The Theory of the Firm is commonly viewed as axiomatic by business school academicians. Considerations in spanning organizational structures, their boundaries and roles, as well as business strategies all relate to the Theory of the Firm. The dominant Theory of the Firm poses that markets act perfectly to maximize the well- being of society when people act to maximize the personal utility of their individual purchases and firms act to maximize financial returns to their owners.
However, burgeoning evidence and discourse across the scientific and policy communities suggests that the economic, social, and environmental consequences of accepting and applying this theory in the organization of business and society threaten the survival of the human species, among countless others. This book provides the latest thinking on alternatives to the Theory of the Firm as cornerstone of managerial decision-making. Authors explore and elucidate theories that help us understand a firm differently and suggest alternatives to the Theory of the Firm.
This book will be of value to researchers, academics, practitioners, and students interested in leadership, strategic management, and the intersection of corporate interests and the well-being of the society.
Table of Contents
Introduction: Alternatives Theories of the Firm
Michael Pirson, Erica Steckler, and David Wasieleski
Chapter 1. From the Theory of the Firm to a Theory of the Community
Chapter 2. A Note on Alternative "Theories of the Firm"
Chapter 3. A Rightholding Perspective on the Firm and Principled Governance: 10 Memos
Chapter 4. Theories of the Firm: The Logic of Multiple Criteria for Assessing Outcomes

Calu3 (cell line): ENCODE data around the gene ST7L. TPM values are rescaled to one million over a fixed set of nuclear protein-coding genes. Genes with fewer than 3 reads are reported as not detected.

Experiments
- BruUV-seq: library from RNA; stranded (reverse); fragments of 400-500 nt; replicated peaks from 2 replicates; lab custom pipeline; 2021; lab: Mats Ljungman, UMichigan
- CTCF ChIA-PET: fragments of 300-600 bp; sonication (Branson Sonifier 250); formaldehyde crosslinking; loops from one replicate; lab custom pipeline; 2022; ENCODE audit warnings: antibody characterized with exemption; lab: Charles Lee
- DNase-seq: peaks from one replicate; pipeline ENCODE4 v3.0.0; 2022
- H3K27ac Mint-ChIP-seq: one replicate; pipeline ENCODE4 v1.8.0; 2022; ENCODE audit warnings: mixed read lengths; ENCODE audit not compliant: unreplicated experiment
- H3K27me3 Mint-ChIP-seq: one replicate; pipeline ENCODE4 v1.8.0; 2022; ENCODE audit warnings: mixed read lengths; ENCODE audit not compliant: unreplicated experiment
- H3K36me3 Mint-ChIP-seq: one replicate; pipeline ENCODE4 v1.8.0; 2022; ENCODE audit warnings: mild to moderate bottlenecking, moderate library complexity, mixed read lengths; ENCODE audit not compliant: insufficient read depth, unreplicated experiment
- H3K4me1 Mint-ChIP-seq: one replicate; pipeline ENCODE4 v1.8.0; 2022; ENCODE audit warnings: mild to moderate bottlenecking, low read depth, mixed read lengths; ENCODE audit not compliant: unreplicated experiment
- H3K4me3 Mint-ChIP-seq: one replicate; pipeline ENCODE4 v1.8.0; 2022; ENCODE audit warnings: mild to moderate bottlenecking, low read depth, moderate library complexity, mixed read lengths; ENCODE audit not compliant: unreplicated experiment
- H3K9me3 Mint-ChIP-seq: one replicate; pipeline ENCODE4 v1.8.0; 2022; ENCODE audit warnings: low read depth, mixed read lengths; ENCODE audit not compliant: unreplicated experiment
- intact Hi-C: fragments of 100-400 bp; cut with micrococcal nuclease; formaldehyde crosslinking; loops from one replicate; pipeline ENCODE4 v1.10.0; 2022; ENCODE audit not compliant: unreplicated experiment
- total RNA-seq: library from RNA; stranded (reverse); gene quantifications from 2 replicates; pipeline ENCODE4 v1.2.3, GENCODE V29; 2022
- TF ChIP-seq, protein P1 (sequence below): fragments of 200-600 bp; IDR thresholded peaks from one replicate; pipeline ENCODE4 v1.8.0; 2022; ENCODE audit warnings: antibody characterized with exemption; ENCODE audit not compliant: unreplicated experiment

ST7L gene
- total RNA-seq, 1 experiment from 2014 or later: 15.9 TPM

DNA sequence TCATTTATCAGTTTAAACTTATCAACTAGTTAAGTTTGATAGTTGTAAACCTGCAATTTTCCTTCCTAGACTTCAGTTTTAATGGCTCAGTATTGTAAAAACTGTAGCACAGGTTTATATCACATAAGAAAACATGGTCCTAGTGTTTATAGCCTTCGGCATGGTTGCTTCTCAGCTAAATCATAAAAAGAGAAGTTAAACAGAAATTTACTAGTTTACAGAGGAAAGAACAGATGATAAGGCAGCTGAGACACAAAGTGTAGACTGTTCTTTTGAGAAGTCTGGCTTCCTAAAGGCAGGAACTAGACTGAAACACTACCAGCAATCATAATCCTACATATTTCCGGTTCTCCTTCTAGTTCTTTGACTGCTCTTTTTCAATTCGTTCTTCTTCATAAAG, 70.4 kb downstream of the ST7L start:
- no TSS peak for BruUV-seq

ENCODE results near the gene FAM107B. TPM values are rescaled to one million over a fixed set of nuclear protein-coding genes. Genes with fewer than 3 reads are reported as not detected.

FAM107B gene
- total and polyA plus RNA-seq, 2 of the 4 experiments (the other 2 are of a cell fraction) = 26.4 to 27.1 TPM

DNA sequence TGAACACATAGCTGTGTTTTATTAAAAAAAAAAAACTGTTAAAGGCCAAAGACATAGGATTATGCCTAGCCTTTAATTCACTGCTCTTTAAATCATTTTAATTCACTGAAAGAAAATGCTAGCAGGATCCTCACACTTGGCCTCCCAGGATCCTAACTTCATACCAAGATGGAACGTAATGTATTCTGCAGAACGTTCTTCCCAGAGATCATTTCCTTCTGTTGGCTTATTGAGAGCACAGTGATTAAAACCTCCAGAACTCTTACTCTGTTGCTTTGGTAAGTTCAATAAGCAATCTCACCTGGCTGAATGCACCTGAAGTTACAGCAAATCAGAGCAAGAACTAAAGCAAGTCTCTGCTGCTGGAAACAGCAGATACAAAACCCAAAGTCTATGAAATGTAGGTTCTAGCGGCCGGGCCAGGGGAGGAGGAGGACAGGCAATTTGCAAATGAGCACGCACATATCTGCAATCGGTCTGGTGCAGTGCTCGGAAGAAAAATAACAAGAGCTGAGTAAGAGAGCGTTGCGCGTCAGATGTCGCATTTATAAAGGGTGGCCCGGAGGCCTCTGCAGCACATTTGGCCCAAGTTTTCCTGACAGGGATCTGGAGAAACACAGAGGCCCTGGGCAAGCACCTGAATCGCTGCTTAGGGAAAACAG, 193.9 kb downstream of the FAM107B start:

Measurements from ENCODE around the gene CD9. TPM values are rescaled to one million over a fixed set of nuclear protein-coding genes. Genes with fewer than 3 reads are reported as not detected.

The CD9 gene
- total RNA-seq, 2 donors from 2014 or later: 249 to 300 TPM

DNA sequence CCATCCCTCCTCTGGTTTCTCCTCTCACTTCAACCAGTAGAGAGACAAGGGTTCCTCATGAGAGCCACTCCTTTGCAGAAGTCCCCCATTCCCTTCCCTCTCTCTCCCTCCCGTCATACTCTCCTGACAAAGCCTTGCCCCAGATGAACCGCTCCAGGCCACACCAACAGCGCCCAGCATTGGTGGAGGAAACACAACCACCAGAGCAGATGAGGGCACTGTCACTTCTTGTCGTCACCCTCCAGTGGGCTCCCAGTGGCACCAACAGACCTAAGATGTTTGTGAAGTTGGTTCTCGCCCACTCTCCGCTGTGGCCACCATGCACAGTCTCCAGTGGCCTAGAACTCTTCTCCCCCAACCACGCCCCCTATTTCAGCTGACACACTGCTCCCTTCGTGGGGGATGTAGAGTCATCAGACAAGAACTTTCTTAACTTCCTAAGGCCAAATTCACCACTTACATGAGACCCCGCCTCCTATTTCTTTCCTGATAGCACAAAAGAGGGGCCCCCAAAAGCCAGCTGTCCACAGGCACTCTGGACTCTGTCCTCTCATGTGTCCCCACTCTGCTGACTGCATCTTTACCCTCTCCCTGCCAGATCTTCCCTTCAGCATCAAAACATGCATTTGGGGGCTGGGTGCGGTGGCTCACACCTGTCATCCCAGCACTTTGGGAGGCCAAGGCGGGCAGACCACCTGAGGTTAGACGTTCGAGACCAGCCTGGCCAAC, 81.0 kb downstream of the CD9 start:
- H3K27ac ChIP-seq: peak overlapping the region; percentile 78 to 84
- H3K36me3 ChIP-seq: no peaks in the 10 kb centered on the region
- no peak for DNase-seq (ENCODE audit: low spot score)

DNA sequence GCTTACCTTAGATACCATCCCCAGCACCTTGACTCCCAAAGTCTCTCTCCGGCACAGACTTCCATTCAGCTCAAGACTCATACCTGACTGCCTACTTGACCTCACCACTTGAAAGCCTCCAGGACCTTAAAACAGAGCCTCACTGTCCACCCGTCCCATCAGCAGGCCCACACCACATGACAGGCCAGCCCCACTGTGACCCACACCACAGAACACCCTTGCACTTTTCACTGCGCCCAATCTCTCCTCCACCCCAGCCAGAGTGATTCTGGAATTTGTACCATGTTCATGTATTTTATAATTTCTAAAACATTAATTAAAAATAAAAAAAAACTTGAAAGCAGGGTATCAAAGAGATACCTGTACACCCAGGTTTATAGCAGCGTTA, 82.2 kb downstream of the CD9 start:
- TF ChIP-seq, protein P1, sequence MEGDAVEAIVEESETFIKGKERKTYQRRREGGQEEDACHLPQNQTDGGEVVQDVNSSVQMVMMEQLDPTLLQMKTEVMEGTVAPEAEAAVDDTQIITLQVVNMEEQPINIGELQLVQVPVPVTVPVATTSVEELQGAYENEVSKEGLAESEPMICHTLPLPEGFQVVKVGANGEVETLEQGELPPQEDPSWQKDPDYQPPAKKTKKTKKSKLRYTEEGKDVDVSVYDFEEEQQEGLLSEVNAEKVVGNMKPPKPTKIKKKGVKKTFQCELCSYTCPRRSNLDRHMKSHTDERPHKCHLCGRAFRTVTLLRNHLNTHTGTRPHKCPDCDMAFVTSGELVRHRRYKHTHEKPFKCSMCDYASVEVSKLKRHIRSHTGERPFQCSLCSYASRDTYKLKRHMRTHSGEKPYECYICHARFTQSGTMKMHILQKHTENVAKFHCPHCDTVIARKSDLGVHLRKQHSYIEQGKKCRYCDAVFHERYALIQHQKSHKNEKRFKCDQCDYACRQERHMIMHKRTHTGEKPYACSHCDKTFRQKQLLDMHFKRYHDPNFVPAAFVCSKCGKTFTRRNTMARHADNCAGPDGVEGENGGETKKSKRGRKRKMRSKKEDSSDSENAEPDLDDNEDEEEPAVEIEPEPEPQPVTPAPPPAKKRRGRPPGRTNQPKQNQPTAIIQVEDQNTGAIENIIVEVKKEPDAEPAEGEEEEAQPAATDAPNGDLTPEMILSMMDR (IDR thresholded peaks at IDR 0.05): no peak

Chapter 5. Qualitative Growth: An Alternative to Solely Quantitatively-Oriented Theories of Firm Growth
Dietmar Sternad and Gernot Mödritscher
Chapter 6. What Are Corporations for?: Contemporary Capitalism, Authority, and a Communicative Theory of the Firm
Chapter 7. Toward a "We"-Mode Team Production Theory of the Firm: A Confucian Approach
Alan Strudler, Matthew Caulfield and Tae Wan Kim
Chapter 8. Strengthening Theory through Isolation and Subsequent Confrontation: The Case of French Convention Theory
Abdul A. Rasheed, Richard L. Priem and Anne-Catherine Provost
Chapter 9. What It Means to be Truly Human in Organizations: Martin Buber’s Concept of I-Thou Relations
Ulrich Leicht-Deobald, Lyndon E. Garrett and Lloyd E. Sandelands
Chapter 10. Business for Peace: A New Paradigm for the Theory of the Firm
Chapter 11. Lessons from Indigenous Social Enterprises: An Alternative Management Model?
Mario Vázquez Maguirre
Chapter 12. Toward a Humanistic Theory of the Firm: An Analysis of the Mondragon-Based Participative Model
Ricardo Aguado, José Luis Retolaza and Josune Baniandrés
Chapter 13. How Human and Organizational Relationships can be Explained by Natural Science
Chapter 14. Capitalism as a Continuum: A Bioinspired Narrative Framework to Assess Four Functions of the Firm
Michael Pirson is William Loschert Professor of Management, Global Sustainability, and Social Entrepreneurship at Fordham University and Research Fellow at Harvard University, United States.
David M. Wasieleski is Albert P. Viragh Professor of Business Ethics in the Palumbo- Donahue School of Business and Executive Director of the Institute for Ethics in Business at Duquesne University, United States.
Erica L. Steckler is Associate Professor of Management and Co- Director of the Donahue Center for Business Ethics and Social Responsibility in the Manning School of Business at the University of Massachusetts Lowell, United States.